French director Louis Leterrier has cited Kurumada and his manga Saint Seiya having a great impact on him since his youth. In 2010, Masami Kurumada was contacted by Warner Brothers to collaborate in a project for Leterrier's mythologically themed motion picture Clash of the Titans, remake of the original 1981 film. Kurumada authored promotional illustrations depicting pivotal scenes from the film.
His fans are usually referred to as "Masamists".
-His manga works listed chronologically and their duration:
- Sukeban Arashi (Delinquent Storm, 1974–1975)
- Mikereko Rock (1975, short story)
- Ring ni Kakero (Put it all in the Ring, 1977–1983)
- Mabudachi Jingi (True friend Jingi, 1979, short story)
- Shiro Obi Taishō (White-Belt Champion, 1979, short story)
- Jitsuroku! Shinwakai (Authentic gathering of gods, 1979–1981)
- Fūma no Kojirō (Kojirō of the Wind Spirits Clan, 1982–1983)
- Saigo! Jitsuroku Shinwakai (Final Authentic Gathering of gods, 1983)
- Raimei no Zaji (Lightning Zaji, 1983, short story)
- Otoko Zaka (Man's Hill, 1984, cancelled unfinished)
- Saint Seiya (1986–1991, 2006-ongoing - unconcluded, resumed by Kurumada with Saint Seiya Next Dimension)
- Aoi tori no Shinwa: 〜Blue Myth〜 (The myth of the Blue Bird, 1991–1992)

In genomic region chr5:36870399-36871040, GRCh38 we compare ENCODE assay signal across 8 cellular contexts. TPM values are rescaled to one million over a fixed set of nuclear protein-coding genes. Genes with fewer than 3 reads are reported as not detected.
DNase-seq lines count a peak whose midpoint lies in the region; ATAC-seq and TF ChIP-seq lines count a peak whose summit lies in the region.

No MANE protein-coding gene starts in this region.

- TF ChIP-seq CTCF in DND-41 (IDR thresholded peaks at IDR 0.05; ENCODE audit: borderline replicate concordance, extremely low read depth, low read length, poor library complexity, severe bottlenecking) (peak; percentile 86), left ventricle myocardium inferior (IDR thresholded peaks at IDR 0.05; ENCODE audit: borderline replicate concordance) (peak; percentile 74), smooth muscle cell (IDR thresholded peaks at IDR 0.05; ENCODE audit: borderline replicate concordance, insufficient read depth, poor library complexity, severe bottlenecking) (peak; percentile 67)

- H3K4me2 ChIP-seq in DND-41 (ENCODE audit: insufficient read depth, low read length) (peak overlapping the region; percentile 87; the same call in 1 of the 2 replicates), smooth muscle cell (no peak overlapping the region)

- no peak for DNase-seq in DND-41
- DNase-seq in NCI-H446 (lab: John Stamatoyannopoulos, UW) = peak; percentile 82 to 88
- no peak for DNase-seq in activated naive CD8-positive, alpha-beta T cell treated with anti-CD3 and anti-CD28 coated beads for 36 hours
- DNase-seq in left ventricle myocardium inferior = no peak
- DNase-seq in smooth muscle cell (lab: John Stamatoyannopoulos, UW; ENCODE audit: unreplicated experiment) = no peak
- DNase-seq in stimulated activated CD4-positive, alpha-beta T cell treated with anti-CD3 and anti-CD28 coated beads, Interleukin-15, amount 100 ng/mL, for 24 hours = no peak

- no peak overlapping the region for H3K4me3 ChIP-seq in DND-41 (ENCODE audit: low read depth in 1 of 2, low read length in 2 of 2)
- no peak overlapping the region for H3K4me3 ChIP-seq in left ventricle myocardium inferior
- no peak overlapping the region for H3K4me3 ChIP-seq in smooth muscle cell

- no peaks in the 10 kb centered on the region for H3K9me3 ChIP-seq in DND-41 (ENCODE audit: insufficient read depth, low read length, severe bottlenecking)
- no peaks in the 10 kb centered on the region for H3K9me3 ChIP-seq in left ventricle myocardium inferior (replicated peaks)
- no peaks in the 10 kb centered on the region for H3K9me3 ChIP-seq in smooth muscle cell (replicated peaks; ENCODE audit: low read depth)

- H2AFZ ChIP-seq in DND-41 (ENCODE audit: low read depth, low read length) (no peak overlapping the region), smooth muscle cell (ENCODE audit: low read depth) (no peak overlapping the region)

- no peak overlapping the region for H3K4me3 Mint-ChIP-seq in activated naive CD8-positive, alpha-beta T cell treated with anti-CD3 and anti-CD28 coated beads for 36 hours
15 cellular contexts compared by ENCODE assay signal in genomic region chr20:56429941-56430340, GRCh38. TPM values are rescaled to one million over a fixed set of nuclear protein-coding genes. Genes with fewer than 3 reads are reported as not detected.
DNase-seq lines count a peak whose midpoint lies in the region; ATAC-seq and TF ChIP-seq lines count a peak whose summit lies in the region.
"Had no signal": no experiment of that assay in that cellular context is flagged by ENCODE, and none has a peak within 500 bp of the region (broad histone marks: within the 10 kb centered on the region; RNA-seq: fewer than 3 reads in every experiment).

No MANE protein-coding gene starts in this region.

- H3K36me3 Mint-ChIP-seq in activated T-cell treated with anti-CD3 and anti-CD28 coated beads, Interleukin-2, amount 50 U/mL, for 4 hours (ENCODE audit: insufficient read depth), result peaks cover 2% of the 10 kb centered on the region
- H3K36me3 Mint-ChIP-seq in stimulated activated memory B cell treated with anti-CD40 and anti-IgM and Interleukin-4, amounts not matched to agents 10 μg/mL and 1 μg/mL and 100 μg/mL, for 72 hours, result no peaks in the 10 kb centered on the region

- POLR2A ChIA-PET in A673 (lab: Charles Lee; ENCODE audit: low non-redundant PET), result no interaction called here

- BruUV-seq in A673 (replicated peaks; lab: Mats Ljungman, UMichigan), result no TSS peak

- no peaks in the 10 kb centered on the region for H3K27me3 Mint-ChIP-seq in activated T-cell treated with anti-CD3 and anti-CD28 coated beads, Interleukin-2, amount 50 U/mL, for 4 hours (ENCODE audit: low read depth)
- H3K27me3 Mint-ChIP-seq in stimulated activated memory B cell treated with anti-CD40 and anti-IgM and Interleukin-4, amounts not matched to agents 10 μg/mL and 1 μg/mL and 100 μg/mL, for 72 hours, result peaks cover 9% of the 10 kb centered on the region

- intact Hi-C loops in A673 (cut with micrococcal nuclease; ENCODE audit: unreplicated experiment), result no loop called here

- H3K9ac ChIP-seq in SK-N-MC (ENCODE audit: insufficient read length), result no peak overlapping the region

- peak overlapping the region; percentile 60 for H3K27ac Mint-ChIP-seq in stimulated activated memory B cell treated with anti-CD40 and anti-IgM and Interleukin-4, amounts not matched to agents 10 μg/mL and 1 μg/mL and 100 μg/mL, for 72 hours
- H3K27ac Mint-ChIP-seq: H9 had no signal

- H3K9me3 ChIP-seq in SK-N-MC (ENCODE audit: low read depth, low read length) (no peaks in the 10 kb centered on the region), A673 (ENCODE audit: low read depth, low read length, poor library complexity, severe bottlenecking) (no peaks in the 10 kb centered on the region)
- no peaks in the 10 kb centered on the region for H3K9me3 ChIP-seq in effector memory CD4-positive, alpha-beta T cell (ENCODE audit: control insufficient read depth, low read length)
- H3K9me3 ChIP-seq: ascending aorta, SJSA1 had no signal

- Silent Knight Shō (1992, on hiatus)
- B't X (1994–2000)
- Akaneiro no kaze (Crimson Wind, 1995)
- Evil Crusher Maya (1996)
- Ring ni Kakero 2 (Put it all in the Ring 2, 2000–2009)
- Fūma no Kojirō : Ryūsei Ansatsuchō (2003)
- Saint Seiya: Next Dimension (2006–present)
- Saint Seiya Episode G (2002–present, commissioned by Kurumada to Megumu Okada)
- Saint Seiya Lost Canvas (2006–2011, commissioned by Kurumada to Shiori Teshirogi), still on serialization in the complementary bi-monthly series Anecdotes
- Cosmo Special (1988)
- Burning Blood (1996, artbook)
- Saint Seiya Encyclopedia (2001, Artbook and character data collection)
- Saint Seiya Sora Kurumada Masami Illustrations (2004, Artbook and issues data collection)
- Saint Seiya : Gigantomachia (2002, a non-canonical sidestory novel written by Tatsuya Hamazaki)
- Raimei-ni Kike (Listen in the Lightning, 2006)
-Anime Adaptations of his works:
- Saint Seiya (1986–1989, 114 episodes)
- Fūma no Kojirō (1989–1990, 12 OVA episodes)
- B't X (1996, 25 episodes)
- B't Neo (1997, complementary to B't X, 14 OVA episodes)
- Ring ni Kakero 1 (2004-2011, 36 episodes)
- Saint Seiya - The Hades Arc (2002–2008, complementary to Saint Seiya, 31 OVA episodes)
- Saint Seiya: The Lost Canvas (2009-ongoing, animated adaptation of the spin-off work of the same name, 26 OVA episodes)
- Saint Seiya Omega (An anime original story series which debuted April 1, 2012. 52 episodes to date)
-Anime Movie adaptations of his works:
- Saint Seiya : Gekijōban (1987)
- Saint Seiya : Kamigami no atsuki tatakai (1988)
- Saint Seiya : Shinku no shōnen densetsu (1989)
- Saint Seiya : Saishū seisen no senshitachi (1989)
- Saint Seiya : Tenkai-Hen Josō ~Overture~ (2004)
- Fūma no Kōjirō: Fūma Hanran-Hen (1992)